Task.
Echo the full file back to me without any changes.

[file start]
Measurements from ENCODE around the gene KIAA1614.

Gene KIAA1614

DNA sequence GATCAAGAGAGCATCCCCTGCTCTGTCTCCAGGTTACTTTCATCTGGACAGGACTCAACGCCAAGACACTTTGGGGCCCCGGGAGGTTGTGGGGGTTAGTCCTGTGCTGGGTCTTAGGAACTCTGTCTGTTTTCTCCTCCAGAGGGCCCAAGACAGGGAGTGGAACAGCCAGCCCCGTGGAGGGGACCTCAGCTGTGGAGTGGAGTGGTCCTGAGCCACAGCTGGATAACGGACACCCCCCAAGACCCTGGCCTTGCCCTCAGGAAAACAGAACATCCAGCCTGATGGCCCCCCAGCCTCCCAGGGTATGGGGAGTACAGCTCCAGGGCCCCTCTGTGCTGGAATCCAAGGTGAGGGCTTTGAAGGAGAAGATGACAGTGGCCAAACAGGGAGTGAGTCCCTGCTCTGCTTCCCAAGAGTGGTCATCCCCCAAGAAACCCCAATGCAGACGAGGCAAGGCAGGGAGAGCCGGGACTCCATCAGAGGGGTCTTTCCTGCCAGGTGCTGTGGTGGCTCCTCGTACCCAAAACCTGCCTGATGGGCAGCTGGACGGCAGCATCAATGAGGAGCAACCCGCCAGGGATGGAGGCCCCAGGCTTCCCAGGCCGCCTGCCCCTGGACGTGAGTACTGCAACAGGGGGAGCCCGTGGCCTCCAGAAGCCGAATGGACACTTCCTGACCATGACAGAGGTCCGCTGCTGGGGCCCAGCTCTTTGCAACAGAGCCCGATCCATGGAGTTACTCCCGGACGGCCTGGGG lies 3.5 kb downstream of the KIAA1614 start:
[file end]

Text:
Measurements from ENCODE around the gene KIAA1614.

Gene KIAA1614

DNA sequence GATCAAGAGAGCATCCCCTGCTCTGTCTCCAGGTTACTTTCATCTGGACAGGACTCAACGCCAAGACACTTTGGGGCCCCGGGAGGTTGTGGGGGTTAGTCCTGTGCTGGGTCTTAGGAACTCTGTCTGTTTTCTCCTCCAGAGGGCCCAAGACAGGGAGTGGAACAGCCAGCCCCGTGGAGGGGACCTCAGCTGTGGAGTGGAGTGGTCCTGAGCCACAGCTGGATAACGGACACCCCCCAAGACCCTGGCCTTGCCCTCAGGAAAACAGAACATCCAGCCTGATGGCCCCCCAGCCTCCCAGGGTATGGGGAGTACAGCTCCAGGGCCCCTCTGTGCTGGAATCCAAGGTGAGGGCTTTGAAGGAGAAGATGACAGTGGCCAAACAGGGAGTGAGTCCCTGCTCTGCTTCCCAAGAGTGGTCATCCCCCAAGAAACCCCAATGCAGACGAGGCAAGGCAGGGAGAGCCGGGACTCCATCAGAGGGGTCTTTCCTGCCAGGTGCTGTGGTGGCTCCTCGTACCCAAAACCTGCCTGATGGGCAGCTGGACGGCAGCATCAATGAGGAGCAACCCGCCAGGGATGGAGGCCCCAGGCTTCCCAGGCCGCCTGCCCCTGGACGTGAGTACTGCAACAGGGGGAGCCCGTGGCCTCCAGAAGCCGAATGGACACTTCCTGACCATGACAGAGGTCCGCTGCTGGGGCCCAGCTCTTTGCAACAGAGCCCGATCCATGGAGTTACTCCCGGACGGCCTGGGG lies 3.5 kb downstream of the KIAA1614 start: